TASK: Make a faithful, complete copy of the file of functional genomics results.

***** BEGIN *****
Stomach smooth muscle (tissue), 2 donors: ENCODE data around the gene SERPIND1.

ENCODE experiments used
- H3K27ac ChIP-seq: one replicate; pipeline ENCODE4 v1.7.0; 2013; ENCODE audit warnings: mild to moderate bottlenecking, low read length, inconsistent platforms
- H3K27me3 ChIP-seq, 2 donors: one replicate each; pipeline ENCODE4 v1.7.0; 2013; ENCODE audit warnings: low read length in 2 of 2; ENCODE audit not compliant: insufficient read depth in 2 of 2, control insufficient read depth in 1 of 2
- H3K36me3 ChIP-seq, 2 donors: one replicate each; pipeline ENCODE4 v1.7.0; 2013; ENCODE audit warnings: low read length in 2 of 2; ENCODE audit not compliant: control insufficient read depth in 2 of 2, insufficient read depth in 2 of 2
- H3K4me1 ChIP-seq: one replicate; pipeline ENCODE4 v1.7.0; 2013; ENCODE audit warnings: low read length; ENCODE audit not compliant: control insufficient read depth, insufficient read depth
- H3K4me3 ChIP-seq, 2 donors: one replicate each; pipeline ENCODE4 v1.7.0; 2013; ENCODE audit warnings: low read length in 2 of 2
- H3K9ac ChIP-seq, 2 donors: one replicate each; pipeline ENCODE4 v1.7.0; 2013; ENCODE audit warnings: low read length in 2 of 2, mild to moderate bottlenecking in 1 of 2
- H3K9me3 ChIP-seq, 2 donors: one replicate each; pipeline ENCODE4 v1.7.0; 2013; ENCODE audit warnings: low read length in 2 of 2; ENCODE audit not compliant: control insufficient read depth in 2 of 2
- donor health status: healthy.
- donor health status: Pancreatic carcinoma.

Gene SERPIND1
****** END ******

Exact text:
Stomach smooth muscle (tissue), 2 donors: ENCODE data around the gene SERPIND1.

ENCODE experiments used
- H3K27ac ChIP-seq: one replicate; pipeline ENCODE4 v1.7.0; 2013; ENCODE audit warnings: mild to moderate bottlenecking, low read length, inconsistent platforms
- H3K27me3 ChIP-seq, 2 donors: one replicate each; pipeline ENCODE4 v1.7.0; 2013; ENCODE audit warnings: low read length in 2 of 2; ENCODE audit not compliant: insufficient read depth in 2 of 2, control insufficient read depth in 1 of 2
- H3K36me3 ChIP-seq, 2 donors: one replicate each; pipeline ENCODE4 v1.7.0; 2013; ENCODE audit warnings: low read length in 2 of 2; ENCODE audit not compliant: control insufficient read depth in 2 of 2, insufficient read depth in 2 of 2
- H3K4me1 ChIP-seq: one replicate; pipeline ENCODE4 v1.7.0; 2013; ENCODE audit warnings: low read length; ENCODE audit not compliant: control insufficient read depth, insufficient read depth
- H3K4me3 ChIP-seq, 2 donors: one replicate each; pipeline ENCODE4 v1.7.0; 2013; ENCODE audit warnings: low read length in 2 of 2
- H3K9ac ChIP-seq, 2 donors: one replicate each; pipeline ENCODE4 v1.7.0; 2013; ENCODE audit warnings: low read length in 2 of 2, mild to moderate bottlenecking in 1 of 2
- H3K9me3 ChIP-seq, 2 donors: one replicate each; pipeline ENCODE4 v1.7.0; 2013; ENCODE audit warnings: low read length in 2 of 2; ENCODE audit not compliant: control insufficient read depth in 2 of 2
- donor health status: healthy.
- donor health status: Pancreatic carcinoma.

Gene SERPIND1